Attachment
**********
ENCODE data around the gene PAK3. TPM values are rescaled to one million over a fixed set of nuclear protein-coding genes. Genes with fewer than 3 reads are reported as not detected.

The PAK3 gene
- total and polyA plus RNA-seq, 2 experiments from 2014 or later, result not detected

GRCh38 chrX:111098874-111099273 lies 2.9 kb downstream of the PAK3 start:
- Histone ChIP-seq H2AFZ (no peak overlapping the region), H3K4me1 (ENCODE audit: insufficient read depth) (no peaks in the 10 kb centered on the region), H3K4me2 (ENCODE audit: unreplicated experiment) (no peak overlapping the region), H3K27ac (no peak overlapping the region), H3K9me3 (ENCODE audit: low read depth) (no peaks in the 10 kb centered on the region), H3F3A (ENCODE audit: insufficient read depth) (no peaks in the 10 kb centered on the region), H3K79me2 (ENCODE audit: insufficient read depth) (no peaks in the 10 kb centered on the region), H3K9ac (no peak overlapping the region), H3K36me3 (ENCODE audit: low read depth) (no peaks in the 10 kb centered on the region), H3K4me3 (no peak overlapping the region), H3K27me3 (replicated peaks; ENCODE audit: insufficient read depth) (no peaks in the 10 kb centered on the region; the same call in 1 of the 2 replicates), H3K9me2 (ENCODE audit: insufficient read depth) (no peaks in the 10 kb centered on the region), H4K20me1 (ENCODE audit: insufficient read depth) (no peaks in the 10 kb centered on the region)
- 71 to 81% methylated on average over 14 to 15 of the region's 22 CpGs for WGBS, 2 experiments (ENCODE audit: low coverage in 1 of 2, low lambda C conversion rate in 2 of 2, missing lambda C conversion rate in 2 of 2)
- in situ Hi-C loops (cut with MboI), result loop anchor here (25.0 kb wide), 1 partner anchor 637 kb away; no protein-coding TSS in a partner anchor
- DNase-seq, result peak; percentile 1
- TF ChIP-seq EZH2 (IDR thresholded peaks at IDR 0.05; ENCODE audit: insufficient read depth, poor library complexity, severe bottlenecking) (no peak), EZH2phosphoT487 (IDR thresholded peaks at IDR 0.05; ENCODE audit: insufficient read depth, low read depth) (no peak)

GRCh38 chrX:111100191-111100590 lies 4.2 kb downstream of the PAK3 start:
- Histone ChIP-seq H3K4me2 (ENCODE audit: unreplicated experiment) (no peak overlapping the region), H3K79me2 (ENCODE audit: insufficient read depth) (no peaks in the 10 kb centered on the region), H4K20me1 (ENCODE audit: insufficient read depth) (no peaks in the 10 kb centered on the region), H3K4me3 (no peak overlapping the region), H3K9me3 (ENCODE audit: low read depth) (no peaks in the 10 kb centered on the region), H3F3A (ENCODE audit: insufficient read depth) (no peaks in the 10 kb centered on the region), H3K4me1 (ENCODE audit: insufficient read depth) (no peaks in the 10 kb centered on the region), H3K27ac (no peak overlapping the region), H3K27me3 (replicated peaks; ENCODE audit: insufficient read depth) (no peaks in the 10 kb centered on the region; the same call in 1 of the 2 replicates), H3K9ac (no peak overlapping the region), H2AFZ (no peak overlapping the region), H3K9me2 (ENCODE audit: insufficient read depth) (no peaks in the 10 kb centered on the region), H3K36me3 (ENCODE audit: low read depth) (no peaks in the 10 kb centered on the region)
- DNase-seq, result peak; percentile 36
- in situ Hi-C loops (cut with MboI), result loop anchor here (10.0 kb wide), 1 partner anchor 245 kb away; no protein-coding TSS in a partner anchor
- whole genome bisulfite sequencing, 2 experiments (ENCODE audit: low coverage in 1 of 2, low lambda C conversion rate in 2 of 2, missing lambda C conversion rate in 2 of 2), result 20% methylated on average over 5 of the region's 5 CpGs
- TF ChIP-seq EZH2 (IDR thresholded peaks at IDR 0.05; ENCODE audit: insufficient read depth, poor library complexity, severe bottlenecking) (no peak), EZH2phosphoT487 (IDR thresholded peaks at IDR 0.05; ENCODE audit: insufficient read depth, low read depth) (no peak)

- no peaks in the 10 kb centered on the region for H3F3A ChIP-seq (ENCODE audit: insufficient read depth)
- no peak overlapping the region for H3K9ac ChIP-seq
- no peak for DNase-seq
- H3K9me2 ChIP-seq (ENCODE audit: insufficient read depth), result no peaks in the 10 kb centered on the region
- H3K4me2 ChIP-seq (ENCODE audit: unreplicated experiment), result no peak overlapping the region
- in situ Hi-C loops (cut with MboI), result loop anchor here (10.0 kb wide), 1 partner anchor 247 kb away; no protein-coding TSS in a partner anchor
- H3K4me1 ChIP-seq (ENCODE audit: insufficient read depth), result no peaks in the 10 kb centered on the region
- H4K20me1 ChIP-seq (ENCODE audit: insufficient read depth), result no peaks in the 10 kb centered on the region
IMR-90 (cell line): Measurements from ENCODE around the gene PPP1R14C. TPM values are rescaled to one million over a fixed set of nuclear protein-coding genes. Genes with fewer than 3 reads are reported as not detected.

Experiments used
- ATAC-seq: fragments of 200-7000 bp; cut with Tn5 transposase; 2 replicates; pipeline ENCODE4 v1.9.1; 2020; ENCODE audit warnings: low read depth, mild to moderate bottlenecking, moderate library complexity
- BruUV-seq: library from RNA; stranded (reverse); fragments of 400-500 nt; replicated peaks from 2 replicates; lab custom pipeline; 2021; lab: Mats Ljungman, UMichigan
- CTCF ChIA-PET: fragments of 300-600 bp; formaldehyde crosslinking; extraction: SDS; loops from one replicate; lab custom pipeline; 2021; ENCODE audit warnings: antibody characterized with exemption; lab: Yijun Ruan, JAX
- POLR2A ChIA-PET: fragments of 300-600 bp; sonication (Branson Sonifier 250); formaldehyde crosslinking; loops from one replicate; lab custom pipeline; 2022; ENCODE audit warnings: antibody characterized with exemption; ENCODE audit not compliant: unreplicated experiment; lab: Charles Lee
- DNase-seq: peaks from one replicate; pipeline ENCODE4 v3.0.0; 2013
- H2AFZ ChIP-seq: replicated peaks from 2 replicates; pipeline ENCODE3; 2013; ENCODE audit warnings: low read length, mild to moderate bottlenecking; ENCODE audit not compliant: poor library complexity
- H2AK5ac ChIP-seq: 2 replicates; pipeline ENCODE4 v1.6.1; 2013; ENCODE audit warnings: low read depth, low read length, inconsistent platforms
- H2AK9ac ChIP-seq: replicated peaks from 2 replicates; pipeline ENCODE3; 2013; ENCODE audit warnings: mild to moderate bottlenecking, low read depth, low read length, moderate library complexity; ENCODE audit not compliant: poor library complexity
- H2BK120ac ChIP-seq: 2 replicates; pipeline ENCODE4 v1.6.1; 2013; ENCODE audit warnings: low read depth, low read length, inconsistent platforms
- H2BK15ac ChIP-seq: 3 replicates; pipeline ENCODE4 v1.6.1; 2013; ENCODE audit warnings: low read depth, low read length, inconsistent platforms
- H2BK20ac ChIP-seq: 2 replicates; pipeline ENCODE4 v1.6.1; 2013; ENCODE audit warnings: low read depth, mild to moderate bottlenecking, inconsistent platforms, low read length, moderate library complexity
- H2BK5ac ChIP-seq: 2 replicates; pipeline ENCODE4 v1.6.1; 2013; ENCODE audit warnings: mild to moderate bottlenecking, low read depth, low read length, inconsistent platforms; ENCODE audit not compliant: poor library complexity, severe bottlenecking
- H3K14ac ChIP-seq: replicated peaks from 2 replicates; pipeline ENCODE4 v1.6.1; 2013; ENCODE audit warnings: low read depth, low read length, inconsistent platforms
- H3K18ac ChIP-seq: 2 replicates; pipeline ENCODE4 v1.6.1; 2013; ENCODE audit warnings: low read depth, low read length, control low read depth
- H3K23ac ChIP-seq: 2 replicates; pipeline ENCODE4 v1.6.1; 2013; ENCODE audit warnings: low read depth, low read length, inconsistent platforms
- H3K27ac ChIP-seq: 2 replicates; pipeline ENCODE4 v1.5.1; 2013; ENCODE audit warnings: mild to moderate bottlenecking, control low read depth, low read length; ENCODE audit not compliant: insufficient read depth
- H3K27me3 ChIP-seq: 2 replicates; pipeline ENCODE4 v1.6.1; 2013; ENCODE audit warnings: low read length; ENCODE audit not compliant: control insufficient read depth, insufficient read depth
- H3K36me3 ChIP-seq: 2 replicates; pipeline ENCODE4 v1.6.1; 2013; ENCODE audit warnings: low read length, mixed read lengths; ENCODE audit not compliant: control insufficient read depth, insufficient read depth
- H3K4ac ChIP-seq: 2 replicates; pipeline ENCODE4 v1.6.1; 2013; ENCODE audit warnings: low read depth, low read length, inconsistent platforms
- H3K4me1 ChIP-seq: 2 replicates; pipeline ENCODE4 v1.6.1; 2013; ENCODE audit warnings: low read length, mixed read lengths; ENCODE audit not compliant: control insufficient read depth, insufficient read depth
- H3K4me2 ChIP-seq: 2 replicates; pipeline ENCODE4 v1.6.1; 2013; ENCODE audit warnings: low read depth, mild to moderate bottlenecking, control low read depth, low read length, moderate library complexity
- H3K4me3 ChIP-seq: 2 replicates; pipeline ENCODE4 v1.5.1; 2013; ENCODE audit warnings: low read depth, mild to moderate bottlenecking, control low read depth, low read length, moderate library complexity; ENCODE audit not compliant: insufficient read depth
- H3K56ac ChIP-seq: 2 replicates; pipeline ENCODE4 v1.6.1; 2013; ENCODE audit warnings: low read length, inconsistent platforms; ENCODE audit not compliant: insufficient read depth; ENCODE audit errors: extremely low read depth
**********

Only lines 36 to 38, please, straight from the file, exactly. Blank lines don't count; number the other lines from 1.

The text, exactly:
- H2BK20ac ChIP-seq: 2 replicates; pipeline ENCODE4 v1.6.1; 2013; ENCODE audit warnings: low read depth, mild to moderate bottlenecking, inconsistent platforms, low read length, moderate library complexity
- H2BK5ac ChIP-seq: 2 replicates; pipeline ENCODE4 v1.6.1; 2013; ENCODE audit warnings: mild to moderate bottlenecking, low read depth, low read length, inconsistent platforms; ENCODE audit not compliant: poor library complexity, severe bottlenecking
- H3K14ac ChIP-seq: replicated peaks from 2 replicates; pipeline ENCODE4 v1.6.1; 2013; ENCODE audit warnings: low read depth, low read length, inconsistent platforms